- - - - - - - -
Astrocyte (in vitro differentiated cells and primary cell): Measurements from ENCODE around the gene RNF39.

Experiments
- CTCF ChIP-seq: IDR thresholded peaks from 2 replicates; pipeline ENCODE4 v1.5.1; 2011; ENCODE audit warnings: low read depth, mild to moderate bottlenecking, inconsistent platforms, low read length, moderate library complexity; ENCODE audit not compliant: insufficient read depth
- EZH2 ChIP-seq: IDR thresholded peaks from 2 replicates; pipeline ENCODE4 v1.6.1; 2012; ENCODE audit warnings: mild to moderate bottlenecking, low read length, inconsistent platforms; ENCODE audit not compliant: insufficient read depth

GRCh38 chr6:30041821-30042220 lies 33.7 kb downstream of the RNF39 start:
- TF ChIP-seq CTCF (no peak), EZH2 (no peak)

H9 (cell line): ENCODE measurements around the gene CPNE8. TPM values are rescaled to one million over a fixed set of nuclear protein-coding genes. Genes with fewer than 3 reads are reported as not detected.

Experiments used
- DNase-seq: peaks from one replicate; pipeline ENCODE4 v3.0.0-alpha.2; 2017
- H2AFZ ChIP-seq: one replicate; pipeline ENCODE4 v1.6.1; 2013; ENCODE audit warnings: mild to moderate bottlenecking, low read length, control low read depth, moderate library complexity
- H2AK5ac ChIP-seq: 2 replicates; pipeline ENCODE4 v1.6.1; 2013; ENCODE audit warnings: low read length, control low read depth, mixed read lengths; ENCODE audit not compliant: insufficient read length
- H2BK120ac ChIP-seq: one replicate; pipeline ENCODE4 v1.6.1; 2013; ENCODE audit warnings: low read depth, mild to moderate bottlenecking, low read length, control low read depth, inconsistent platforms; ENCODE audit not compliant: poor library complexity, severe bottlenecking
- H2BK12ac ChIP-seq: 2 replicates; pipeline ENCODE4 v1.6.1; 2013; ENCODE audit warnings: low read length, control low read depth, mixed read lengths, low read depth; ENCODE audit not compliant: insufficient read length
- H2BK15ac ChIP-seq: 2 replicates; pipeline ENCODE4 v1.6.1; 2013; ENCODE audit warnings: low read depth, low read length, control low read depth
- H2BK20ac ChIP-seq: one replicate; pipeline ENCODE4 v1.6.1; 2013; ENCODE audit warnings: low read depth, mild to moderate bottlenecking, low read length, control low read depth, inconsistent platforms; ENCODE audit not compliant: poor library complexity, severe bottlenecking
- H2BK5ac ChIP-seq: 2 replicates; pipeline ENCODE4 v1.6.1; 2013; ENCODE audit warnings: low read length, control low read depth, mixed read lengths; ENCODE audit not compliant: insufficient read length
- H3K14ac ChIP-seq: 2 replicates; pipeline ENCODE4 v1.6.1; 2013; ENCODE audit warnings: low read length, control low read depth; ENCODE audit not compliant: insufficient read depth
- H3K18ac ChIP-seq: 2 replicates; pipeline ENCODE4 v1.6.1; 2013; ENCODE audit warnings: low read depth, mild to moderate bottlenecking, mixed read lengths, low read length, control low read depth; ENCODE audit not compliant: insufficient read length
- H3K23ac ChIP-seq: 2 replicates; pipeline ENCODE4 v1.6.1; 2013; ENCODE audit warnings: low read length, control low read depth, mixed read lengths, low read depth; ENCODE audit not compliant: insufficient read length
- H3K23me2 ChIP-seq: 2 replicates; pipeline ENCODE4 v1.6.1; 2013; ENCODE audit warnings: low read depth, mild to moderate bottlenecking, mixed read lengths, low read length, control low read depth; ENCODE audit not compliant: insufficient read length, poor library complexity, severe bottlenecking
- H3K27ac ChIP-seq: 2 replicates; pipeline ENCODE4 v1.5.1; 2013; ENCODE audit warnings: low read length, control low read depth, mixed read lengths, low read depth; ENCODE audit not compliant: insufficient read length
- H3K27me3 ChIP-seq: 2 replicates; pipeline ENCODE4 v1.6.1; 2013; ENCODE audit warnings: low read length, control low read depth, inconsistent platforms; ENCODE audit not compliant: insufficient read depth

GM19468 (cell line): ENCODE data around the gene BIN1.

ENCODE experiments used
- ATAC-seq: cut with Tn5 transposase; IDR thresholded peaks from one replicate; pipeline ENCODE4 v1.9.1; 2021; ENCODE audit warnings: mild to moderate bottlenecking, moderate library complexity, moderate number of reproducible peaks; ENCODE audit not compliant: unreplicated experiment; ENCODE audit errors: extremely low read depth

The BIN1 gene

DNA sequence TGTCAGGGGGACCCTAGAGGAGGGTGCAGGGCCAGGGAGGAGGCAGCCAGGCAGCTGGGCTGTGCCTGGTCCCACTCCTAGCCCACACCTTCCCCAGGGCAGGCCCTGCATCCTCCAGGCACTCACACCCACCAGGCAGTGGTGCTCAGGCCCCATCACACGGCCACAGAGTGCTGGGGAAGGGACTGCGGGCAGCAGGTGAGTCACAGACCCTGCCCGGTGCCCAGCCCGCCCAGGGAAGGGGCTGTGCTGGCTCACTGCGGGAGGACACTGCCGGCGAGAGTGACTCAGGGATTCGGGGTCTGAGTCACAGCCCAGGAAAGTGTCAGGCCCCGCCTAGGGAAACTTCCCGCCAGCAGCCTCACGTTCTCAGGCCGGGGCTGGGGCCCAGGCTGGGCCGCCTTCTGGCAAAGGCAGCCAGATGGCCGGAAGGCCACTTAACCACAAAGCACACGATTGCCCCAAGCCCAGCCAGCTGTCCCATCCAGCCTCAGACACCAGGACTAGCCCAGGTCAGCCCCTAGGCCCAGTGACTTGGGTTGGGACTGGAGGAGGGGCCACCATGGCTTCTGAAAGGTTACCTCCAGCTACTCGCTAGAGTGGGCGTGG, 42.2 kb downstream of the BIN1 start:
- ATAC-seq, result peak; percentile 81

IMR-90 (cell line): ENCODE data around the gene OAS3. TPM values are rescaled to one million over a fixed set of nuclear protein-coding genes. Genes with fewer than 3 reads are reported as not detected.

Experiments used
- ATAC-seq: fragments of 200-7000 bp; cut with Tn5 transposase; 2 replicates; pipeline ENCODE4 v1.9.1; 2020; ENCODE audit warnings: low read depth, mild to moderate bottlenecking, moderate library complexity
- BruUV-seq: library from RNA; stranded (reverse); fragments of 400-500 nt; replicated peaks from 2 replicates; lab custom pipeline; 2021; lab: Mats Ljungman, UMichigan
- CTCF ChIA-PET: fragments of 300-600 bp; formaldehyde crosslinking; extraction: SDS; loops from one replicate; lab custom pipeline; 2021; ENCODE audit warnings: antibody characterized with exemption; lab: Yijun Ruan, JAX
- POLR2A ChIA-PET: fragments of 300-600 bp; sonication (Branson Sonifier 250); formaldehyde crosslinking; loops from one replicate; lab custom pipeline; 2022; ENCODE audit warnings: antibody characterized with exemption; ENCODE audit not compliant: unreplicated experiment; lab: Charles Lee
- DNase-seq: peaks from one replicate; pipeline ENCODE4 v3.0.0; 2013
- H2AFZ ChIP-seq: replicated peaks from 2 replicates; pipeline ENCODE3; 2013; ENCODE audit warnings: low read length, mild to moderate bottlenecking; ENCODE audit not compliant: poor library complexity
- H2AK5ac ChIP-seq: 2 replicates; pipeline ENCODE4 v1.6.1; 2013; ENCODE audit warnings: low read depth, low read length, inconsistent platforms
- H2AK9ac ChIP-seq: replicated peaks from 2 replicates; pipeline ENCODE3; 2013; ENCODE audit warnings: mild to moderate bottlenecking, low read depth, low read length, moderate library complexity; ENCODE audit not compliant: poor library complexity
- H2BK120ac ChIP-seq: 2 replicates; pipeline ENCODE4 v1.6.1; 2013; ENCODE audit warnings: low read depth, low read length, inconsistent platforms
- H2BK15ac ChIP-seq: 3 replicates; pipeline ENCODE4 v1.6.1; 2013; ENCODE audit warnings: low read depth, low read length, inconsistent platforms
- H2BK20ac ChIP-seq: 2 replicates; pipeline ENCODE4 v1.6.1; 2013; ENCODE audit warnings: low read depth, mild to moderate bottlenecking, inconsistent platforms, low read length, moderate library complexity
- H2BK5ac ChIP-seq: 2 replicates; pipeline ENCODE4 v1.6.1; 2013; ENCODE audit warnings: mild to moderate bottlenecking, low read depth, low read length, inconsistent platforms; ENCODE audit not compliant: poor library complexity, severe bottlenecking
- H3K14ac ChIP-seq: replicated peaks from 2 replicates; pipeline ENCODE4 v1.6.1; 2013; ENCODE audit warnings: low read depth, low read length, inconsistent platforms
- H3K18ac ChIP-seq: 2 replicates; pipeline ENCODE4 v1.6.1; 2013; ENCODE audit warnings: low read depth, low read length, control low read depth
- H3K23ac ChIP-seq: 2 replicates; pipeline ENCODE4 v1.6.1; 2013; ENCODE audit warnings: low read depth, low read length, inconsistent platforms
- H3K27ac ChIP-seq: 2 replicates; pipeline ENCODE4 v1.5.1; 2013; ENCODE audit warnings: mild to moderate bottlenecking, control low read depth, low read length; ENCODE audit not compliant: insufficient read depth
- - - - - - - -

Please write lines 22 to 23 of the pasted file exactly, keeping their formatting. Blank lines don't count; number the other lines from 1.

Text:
- H3K27me3 ChIP-seq: 2 replicates; pipeline ENCODE4 v1.6.1; 2013; ENCODE audit warnings: low read length, control low read depth, inconsistent platforms; ENCODE audit not compliant: insufficient read depth

GM19468 (cell line): ENCODE data around the gene BIN1.